A stroll with Lucilius: Horace, Satires 1.9 reconsidered

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Abstract

This article argues that the "bore" who pursues Horace in Satires 1.9 should be read as Lucilius, the inventor of Roman verse Satire. This reconsideration of the interlocutor allows certain previously puzzling aspects of the poem, in particular Horace's failure to escape from his companion, to be understood in programmatic terms. The poem literally enacts the complex and timeless dance between successor and model: as long as he is writing satire, Horace cannot be free of Lucilius' presence, and yet to succeed as a satirist he must struggle for a certain measure of independence from his predecessor.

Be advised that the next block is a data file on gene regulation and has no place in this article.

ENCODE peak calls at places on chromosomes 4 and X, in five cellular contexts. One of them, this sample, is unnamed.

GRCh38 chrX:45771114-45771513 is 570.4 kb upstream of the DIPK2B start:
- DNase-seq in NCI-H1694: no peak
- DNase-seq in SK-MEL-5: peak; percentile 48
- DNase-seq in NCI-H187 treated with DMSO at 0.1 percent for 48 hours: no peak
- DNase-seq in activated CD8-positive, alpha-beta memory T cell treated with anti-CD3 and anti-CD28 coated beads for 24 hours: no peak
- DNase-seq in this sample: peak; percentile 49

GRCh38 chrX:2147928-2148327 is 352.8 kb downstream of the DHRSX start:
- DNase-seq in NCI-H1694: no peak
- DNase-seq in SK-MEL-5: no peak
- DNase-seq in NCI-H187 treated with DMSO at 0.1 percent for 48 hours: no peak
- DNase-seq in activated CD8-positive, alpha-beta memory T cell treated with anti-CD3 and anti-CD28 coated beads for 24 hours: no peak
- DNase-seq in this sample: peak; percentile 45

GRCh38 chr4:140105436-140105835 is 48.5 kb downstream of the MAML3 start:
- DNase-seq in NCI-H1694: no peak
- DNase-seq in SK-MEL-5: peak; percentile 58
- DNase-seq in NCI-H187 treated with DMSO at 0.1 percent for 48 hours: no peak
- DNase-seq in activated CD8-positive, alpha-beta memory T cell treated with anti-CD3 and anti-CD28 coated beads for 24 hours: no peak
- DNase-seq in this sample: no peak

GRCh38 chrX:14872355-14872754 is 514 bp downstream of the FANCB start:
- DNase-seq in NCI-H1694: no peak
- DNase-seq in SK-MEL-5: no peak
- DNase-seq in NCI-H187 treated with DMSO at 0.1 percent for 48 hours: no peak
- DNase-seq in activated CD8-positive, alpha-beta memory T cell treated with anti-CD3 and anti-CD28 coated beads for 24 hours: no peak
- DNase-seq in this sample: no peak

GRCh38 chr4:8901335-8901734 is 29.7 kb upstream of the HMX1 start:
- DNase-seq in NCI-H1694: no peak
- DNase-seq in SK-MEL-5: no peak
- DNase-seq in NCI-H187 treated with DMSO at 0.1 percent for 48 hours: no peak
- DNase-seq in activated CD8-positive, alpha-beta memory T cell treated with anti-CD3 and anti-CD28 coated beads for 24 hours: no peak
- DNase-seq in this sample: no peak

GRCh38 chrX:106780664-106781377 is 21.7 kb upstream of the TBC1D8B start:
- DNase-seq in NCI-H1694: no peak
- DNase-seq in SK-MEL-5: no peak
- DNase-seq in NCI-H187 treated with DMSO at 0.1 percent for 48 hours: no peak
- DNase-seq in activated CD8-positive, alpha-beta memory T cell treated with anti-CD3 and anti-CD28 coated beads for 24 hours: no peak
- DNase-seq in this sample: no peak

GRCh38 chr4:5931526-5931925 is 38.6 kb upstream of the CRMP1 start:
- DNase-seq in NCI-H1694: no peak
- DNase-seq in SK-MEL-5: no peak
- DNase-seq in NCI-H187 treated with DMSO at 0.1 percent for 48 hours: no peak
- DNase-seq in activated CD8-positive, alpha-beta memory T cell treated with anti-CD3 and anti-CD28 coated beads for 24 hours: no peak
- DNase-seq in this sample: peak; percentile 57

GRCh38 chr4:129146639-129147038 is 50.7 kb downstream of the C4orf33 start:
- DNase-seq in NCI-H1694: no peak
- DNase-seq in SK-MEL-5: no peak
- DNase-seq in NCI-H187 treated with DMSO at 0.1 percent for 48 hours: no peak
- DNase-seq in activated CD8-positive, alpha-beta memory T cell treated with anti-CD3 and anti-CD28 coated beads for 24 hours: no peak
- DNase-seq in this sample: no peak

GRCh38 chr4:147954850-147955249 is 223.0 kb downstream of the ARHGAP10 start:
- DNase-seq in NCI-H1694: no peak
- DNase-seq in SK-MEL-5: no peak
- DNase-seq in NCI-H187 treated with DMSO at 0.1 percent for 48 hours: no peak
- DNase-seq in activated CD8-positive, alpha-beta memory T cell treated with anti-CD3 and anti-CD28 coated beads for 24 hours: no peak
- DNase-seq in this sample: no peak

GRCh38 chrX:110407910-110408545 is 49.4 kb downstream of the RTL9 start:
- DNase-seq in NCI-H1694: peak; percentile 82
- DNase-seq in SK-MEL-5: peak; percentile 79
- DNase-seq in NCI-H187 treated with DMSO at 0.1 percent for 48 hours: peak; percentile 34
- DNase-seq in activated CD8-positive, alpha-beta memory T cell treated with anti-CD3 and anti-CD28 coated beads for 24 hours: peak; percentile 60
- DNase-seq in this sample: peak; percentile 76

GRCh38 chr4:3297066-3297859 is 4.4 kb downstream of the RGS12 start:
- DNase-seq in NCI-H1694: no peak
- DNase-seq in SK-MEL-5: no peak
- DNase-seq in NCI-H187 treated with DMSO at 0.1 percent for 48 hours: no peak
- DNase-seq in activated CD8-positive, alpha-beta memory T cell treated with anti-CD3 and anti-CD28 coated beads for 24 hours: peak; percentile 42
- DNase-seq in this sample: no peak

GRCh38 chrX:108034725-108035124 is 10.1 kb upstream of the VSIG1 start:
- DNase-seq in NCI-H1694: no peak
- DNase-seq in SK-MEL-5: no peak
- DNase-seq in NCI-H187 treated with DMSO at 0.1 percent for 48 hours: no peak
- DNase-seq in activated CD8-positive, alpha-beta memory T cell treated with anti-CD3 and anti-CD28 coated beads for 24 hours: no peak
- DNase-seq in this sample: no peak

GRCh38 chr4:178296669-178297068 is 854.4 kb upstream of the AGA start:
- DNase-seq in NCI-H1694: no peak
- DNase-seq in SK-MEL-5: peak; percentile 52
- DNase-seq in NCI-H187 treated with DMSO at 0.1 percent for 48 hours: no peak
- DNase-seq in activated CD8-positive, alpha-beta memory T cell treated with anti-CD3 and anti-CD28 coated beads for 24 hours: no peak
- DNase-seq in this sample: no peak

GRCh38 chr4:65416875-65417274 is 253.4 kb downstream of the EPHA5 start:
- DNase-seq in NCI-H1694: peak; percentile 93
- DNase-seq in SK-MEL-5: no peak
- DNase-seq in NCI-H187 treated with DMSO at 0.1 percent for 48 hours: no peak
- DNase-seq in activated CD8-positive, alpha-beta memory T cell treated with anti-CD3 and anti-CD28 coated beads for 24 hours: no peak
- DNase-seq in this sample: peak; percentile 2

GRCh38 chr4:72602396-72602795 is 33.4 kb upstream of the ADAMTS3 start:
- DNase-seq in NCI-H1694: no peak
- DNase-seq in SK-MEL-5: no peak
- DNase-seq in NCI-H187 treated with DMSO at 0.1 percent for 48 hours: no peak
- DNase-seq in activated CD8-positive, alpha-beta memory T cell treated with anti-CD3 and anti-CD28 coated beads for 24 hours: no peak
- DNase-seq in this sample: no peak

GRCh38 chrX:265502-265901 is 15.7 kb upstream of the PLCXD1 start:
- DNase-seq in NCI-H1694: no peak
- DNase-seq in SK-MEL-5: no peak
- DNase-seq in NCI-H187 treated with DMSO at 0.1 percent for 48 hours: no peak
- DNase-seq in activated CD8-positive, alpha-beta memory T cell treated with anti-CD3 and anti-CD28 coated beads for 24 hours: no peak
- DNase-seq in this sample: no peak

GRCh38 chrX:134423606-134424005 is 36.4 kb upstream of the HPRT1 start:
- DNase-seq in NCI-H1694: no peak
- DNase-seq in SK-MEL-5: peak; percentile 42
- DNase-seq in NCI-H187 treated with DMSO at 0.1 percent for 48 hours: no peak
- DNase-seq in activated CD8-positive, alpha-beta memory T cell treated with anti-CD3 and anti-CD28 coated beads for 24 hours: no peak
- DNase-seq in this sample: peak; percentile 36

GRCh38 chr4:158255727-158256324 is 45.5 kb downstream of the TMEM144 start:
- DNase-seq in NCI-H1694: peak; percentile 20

Original languageEnglish (US)
Pages (from-to)429-455
Number of pages27
JournalAmerican Journal of Philology
Volume132
Issue number3
StatePublished - Sep 2011

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ASJC Scopus subject areas

  • Language and Linguistics
  • Linguistics and Language
  • Literature and Literary Theory
  • Classics
  • Cultural Studies

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